Chris Conte of the Buccaneers tried the old jump-the-line-and-block-the-field-goal play. But he missed, hit the Colts' holder, and was called for a rare "leaping" penalty, giving the Colts a first down.
There must be something about the Colts' field goal unit that's allowing teams to cue in on these jumps. Jamie Collins of the Patriots swatted one of their extra points earlier this year. But Conte missed the block, and hit the Colts' holder, Pat McAfee, and he was called for leaping.
First of all: Yes, leaping is an NFL penalty. In fact, it was just called Thursday night in the Cowboys-Panthers Thanksgiving game. According to NFLPenalties.com, that game was the first time it's been called since 2012, and now we've had two in four days. Neat!
But the leaping call doesn't just apply to a player who jumps over the line. It applies to a player who jumps to block a kick and then lands on somebody. It's a player safety rule intended to prevent players jumping and falling on the heads and necks of their opponents and teammates.
Conte doesn't seem to land on somebody, so this shouldn't be a leaping call. He does, however, destroy the holder, which could've been an even rarer "roughing the holder" call. Yes, it is in the rulebook. I can't find the last time it was called in an NFL game, although it was called in college earlier this year in the Georgia-Alabama game. If Conte blocked the field goal, hitting the holder would be legal. But he didn't, so it should've been roughing.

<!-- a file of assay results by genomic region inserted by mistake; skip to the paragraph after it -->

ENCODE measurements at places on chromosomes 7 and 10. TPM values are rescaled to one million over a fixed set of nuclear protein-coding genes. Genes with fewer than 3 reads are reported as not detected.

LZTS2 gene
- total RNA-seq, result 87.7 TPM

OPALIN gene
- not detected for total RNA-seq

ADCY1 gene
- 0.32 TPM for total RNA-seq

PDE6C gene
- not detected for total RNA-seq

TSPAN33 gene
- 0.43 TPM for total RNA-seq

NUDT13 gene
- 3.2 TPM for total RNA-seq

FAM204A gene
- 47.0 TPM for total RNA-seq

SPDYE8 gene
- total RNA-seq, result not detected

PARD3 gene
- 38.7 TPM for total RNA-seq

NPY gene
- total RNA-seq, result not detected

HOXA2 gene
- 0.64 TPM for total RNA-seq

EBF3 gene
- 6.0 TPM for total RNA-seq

The refs were probably right to call a penalty on the Buccaneers here, although they chose the wrong rarely called penalty to call. The Colts would score a touchdown instead of a field goal with their new set of downs, so the extra four points could be meaningful.
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SB Nation presents: The NFL's annoying catch rules struck again last week